}

        }
        set
        {
            SetFieldValue("StartDateTime", value);
        }
    }

    protected void SetFieldValue(string fieldName, object value)
    {
        Fields[fieldName] = new FieldValue(value);
    }
}

The value class for the dictionary of FieldValues:

public class FieldValue
{
    internal FieldValue(object value)
    {
        DataType = value.GetType();
        Value = value;
    }

    internal FieldValue()
    { }

    public Type DataType { get; set; }  //The data type of the field
    public object Value { get; set; }   //The value of the field
}

I display a strongly-typed record view that shows StartTime in a form, but not Id. When a HttpPost happens, the controller method that handles HttpPosts for that view recieves a record that has the same Id as the original Record, but a StartDateTime of DateTime.MinValue.

Edit2: Does the way I'm displaying any model fields in the view have anything to do with what the controller HttpPost method will 'see' of the model?

share|improve this question
    
Could you elaborate some on what your desired/observed behavior is? –  Andrew Barber Oct 26 '10 at 4:16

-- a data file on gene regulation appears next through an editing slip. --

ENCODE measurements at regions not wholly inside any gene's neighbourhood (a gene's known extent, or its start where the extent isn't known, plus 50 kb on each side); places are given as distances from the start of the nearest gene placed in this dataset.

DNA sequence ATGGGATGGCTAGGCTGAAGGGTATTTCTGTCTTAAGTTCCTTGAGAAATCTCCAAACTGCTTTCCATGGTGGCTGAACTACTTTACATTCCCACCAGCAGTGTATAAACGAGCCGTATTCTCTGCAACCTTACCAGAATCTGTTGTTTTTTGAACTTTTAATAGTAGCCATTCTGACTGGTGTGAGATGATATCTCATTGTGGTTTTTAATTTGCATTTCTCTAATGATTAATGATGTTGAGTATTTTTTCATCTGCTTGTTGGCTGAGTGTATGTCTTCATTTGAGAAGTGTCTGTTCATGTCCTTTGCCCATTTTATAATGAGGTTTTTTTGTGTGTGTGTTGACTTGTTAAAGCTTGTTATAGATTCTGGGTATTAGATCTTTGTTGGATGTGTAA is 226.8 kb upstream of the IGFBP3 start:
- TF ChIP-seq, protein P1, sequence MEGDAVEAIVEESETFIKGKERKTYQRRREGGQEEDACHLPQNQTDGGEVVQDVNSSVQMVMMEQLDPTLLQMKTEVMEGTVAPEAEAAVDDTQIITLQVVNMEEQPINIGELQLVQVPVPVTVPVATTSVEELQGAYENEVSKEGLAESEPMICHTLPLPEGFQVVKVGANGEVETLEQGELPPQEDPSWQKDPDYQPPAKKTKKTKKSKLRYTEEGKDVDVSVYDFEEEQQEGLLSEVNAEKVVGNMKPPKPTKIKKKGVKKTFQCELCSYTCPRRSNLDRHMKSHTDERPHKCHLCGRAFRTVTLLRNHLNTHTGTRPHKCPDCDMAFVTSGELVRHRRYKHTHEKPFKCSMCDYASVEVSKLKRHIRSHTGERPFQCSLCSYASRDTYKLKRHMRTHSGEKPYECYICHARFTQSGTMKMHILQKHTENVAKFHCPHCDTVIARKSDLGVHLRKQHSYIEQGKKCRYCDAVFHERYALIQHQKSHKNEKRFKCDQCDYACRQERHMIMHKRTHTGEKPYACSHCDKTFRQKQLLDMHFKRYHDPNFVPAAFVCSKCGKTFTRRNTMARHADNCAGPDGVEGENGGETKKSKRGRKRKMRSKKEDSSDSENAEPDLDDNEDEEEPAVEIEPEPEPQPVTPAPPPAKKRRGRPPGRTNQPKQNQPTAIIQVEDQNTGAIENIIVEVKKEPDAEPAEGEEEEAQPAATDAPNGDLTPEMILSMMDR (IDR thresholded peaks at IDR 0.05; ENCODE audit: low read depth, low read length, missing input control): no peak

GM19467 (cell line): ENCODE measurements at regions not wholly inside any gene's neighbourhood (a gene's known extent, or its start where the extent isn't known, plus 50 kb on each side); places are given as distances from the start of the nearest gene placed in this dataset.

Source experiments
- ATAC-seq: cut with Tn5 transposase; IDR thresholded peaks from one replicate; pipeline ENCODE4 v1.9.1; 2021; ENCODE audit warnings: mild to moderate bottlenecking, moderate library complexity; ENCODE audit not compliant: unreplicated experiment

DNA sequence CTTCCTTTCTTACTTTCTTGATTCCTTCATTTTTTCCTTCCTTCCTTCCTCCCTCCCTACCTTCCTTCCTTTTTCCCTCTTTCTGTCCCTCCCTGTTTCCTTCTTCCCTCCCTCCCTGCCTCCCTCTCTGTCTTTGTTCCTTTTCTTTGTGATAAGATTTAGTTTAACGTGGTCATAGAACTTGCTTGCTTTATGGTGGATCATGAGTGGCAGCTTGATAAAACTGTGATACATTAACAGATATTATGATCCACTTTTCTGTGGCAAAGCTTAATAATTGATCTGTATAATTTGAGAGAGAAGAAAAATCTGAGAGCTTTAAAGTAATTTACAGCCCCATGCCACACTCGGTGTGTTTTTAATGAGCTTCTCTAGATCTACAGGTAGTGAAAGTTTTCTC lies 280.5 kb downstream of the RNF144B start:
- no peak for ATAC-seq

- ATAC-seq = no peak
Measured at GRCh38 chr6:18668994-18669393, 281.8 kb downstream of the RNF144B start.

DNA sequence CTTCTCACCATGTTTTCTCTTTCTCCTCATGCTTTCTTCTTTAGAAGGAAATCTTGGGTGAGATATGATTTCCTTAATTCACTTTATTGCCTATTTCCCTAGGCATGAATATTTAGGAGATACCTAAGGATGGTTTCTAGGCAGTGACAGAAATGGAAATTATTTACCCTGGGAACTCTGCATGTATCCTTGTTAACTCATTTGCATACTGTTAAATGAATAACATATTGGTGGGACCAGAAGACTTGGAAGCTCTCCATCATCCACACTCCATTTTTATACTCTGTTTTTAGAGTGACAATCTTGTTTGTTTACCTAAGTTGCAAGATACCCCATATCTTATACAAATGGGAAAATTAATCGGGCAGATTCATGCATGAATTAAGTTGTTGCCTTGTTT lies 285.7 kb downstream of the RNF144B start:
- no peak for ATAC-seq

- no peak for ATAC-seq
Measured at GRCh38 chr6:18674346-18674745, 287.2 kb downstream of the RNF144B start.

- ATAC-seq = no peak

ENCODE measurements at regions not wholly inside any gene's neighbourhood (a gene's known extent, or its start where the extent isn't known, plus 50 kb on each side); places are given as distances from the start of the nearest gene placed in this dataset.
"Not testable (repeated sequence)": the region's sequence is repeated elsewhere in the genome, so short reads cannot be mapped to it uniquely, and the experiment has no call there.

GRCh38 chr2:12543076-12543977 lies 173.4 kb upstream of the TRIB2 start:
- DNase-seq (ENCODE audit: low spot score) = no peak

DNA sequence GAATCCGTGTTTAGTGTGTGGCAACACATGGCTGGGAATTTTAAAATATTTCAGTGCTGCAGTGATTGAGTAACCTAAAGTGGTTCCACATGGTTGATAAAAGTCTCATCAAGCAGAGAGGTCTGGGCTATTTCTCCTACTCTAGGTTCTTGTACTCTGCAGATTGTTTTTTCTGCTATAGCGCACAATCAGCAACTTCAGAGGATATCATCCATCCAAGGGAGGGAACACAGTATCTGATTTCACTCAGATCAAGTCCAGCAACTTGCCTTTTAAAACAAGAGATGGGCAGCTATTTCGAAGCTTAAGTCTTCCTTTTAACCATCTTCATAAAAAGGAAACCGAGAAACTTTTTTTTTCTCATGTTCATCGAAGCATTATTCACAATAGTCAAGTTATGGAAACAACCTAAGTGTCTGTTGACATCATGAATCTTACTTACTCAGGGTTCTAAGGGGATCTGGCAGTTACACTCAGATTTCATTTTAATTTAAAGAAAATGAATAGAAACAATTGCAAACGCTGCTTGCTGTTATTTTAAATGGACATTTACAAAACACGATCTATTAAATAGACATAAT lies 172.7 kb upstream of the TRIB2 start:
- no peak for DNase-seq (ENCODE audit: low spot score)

Perhaps some code will shed some light on what's going on. –  Jordan Oct 26 '10 at 4:18
    
Code added in the original post. I'm looking to understand exactly how MVC will 'pass out' a copy of a view's model to a controller method - I'm probably doing something dumb that would be clearly dumb to me if I knew how exactly the model got back into the controller. For all I know the answer is 'of course it won't overwrite the default value, that's not how it works' –  LMF Oct 26 '10 at 4:59

3 Answers 3

up vote 1 down vote accepted

Turned out it was the combination of a few things:

The view code I was using to display my StartDateTime field was not well structured enough for the default databinder to pick it up.

<input id="StartDateTime" type="text" value="<%= Model.StartDateTime.ToString("g") %>" />

That doesn't work. Neither does this

<input id="StartDateTime" type="text" value="<%= Model.StartDateTime %>" />

This works:

<%= Html.TextBoxFor(model => Model.StartDateTime)%>

The second issue is that my StartDateTime text field was disabled (had the html attribute disabled="disabled") - it's meant to be view only, but disabled fields don't return anything on a post (as mentioned here) so even if I did use the TextBoxFor HtmlHelper, it still wouldn't work. Thanks to everyone for the links, now I know a bit more about what the important attributes are in getting the databinding to work.